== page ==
Standing the test of perseverance

The start of every new year is often one of hope. After what we experienced in 2020, we could certainly use it. But the reality for many small businesses isn’t so clear cut, especially those who struggled to survive and are now left waiting for what’s coming next. Wondering how they modify their business line when our entire economy and way of life has changed. After all, many jobs we once relied on are now gone—possibly forever. Our team can certainly relate.

When COVID hit Ohio in March of last year, ARC’s leadership was at a conference. We got a call from HR that some of our employees were getting sick, and within a matter of days 3-4 of them were homebound. When we realized what was going on, our CTO and tech team spun up a plan to have each employee take their computer, phone, and valuables home, as well as pack up the desks and belongings of those who couldn’t. Going remote was a lot more operationally feasible for us because we’d been pushing to go cloud-based, and were able to balance the concerns of the team and HR with minimal downtime.

June approached but the thought of returning to work seemed unrealistic. COVID cases were still increasing; lockdowns were mandated. I missed the space that we’d all shared, growing and developing our brand and culture over two years. The decision to close our physical offices and go virtual wasn’t an easy one, and certainly not as simple as turning off the lights. Liquidating or terminating contracts for copiers, bottled water, and Internet access were immediately on the table. Not to mention shredding a lot of paperwork. Virtual meetings came courtesy of CoHatch Polaris for ad hoc sessions. It was a start, we thought. We didn’t realize—much less plan on—the next ten months of lost revenue, our reserves depleted, or the heavy layoffs. The last of these was the hardest. From March to December of 2020, we lost 59 employees. The business spiraled to a skeleton crew, something I pray we never have to experience again.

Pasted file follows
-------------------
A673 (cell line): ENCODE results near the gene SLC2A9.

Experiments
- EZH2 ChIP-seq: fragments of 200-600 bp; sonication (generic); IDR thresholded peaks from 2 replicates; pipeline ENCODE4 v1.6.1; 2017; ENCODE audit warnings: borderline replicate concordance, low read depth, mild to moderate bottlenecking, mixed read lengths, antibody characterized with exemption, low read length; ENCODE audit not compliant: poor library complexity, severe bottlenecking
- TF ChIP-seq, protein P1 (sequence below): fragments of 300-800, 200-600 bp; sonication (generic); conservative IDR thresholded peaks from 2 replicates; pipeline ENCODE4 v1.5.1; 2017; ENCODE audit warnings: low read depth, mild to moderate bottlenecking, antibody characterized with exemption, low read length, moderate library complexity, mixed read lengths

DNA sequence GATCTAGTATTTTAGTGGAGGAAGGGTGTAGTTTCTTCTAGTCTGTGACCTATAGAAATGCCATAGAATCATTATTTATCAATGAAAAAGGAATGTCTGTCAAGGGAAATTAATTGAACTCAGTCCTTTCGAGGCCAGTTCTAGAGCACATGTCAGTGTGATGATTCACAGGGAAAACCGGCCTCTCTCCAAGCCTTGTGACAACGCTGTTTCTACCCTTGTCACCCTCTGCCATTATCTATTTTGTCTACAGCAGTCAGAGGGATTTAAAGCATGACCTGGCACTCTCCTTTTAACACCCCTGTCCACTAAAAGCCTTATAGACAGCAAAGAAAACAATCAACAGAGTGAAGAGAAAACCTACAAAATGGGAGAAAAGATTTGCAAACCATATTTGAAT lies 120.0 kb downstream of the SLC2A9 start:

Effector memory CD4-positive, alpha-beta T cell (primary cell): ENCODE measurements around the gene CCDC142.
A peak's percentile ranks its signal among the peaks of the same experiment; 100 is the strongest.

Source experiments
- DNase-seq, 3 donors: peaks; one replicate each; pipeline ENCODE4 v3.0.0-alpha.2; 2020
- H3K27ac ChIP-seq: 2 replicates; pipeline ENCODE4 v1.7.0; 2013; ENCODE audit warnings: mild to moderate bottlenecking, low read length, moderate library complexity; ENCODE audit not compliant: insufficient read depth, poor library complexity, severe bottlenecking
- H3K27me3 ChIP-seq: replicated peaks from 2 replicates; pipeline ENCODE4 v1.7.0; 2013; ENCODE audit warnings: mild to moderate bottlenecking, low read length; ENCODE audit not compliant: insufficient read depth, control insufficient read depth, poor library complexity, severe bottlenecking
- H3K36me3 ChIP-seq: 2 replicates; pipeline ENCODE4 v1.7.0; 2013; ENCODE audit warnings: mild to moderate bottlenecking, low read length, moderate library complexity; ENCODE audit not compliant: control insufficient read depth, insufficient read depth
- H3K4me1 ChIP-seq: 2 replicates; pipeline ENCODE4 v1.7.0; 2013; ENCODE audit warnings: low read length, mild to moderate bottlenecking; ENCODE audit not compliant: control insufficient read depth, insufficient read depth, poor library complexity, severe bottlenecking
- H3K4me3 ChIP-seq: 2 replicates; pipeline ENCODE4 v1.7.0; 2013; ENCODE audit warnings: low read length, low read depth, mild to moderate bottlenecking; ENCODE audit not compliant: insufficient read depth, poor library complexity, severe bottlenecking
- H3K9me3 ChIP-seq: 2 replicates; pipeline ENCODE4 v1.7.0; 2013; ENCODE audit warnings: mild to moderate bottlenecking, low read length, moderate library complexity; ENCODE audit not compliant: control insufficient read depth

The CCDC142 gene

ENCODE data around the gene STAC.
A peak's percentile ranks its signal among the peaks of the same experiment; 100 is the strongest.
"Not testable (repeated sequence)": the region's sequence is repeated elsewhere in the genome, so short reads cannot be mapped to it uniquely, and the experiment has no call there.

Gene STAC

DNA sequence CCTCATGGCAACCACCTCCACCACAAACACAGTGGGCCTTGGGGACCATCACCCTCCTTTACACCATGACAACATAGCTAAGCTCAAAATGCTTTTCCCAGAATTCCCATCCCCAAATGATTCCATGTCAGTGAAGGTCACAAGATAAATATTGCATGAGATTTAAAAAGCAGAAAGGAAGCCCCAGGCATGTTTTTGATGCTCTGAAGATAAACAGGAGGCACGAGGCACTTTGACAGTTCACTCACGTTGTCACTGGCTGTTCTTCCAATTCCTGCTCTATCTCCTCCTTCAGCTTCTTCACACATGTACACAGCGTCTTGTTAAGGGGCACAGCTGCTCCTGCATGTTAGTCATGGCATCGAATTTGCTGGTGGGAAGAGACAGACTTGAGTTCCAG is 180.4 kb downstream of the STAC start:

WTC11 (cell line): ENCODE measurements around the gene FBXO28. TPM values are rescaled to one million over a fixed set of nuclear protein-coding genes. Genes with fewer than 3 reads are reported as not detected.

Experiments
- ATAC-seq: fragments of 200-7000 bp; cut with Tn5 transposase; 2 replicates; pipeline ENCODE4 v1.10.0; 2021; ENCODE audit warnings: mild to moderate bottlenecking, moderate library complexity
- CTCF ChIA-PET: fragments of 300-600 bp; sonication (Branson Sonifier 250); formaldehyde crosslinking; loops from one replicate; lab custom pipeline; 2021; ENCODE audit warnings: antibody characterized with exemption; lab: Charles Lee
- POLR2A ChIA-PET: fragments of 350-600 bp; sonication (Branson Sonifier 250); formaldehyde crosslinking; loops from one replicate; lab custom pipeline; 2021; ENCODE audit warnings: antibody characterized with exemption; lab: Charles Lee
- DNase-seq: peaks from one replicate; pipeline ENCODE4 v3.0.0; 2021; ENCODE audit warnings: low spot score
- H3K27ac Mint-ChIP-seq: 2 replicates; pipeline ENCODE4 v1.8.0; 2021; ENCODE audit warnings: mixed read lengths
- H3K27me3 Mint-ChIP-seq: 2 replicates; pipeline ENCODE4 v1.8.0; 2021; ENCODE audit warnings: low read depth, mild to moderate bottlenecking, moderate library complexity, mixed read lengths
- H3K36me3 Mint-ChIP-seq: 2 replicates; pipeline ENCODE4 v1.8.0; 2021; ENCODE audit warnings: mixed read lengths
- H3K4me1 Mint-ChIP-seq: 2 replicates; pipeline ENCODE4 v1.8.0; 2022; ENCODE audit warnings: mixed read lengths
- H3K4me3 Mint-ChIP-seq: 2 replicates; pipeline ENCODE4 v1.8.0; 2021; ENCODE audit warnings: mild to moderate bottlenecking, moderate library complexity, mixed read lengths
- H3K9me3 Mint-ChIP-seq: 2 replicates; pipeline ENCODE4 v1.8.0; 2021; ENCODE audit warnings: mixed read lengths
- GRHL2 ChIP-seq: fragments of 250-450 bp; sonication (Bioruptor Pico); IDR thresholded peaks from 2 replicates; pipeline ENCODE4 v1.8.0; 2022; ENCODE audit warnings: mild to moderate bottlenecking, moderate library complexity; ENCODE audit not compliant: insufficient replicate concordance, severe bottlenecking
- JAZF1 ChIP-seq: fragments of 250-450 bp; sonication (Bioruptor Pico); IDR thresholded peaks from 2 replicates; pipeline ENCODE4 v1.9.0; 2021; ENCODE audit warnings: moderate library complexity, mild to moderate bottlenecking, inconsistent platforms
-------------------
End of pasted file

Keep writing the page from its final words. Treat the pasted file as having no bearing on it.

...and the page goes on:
A mentor once told me, “Those who can push through COVID and come out on the other side—those will be the people who can persevere through anything.” It stuck. There were times that I almost considered closing our doors. But I had to believe that the world would return to some semblance of “normal.” As an entrepreneur and a woman whose family hails from the South, the ideals of perseverance, prayer, and hope run strong. So we kept doing the work. The remainder of 2020 was spent on our WOSB certifications, 8a applications and retooling, reinvention, and all of the tasks we’d had on the backburner.

I remember the surveys that would hit my inbox, asking me to complete a questionnaire on how COVID had “impacted my business.” The sum of it? The cons were admittedly first: sleepless nights, negative financials, lost friendships, disappointed employees… But there were positives, too. A clean house. A new, quiet office. We’d certainly become experts at Zoom calls. Sure, we had to reskin our business plan and add a new service line—but we also had a hopeful future, a heart of grit, and relief that an election year was nearly over. And thanks to our steadfast team, we made it. I am forever grateful to them and our friends who stuck it out despite all that 2020 wanted to throw.

Here’s to a better, hopeful New Year. And to all entrepreneurs out there: I pray your business blooms and your goals are met; that you conquer each peak and reach the next valley. Keep on persevering so that we all “push through COVID and come out on the other side”—together.